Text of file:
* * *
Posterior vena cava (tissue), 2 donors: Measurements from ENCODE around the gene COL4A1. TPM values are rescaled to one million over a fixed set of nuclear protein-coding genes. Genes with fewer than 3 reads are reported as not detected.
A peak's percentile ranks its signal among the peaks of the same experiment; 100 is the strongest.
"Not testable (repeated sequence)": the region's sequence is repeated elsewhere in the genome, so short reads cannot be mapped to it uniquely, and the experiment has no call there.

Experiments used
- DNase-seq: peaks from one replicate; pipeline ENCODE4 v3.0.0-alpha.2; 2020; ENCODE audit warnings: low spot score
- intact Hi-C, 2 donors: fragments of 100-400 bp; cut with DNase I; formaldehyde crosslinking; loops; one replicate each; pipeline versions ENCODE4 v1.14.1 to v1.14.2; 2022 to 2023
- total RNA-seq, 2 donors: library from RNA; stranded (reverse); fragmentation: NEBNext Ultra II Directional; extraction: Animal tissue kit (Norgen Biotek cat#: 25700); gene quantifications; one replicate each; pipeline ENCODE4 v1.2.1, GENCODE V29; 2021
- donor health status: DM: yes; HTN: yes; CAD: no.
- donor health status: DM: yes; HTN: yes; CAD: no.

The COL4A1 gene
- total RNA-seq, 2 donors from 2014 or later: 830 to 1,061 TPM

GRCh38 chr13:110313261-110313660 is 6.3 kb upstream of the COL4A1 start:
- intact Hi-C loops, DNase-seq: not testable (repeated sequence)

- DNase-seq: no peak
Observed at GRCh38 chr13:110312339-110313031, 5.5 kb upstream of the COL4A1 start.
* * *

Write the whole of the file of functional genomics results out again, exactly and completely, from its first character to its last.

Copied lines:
Posterior vena cava (tissue), 2 donors: Measurements from ENCODE around the gene COL4A1. TPM values are rescaled to one million over a fixed set of nuclear protein-coding genes. Genes with fewer than 3 reads are reported as not detected.
A peak's percentile ranks its signal among the peaks of the same experiment; 100 is the strongest.
"Not testable (repeated sequence)": the region's sequence is repeated elsewhere in the genome, so short reads cannot be mapped to it uniquely, and the experiment has no call there.

Experiments used
- DNase-seq: peaks from one replicate; pipeline ENCODE4 v3.0.0-alpha.2; 2020; ENCODE audit warnings: low spot score
- intact Hi-C, 2 donors: fragments of 100-400 bp; cut with DNase I; formaldehyde crosslinking; loops; one replicate each; pipeline versions ENCODE4 v1.14.1 to v1.14.2; 2022 to 2023
- total RNA-seq, 2 donors: library from RNA; stranded (reverse); fragmentation: NEBNext Ultra II Directional; extraction: Animal tissue kit (Norgen Biotek cat#: 25700); gene quantifications; one replicate each; pipeline ENCODE4 v1.2.1, GENCODE V29; 2021
- donor health status: DM: yes; HTN: yes; CAD: no.
- donor health status: DM: yes; HTN: yes; CAD: no.

The COL4A1 gene
- total RNA-seq, 2 donors from 2014 or later: 830 to 1,061 TPM

GRCh38 chr13:110313261-110313660 is 6.3 kb upstream of the COL4A1 start:
- intact Hi-C loops, DNase-seq: not testable (repeated sequence)

- DNase-seq: no peak
Observed at GRCh38 chr13:110312339-110313031, 5.5 kb upstream of the COL4A1 start.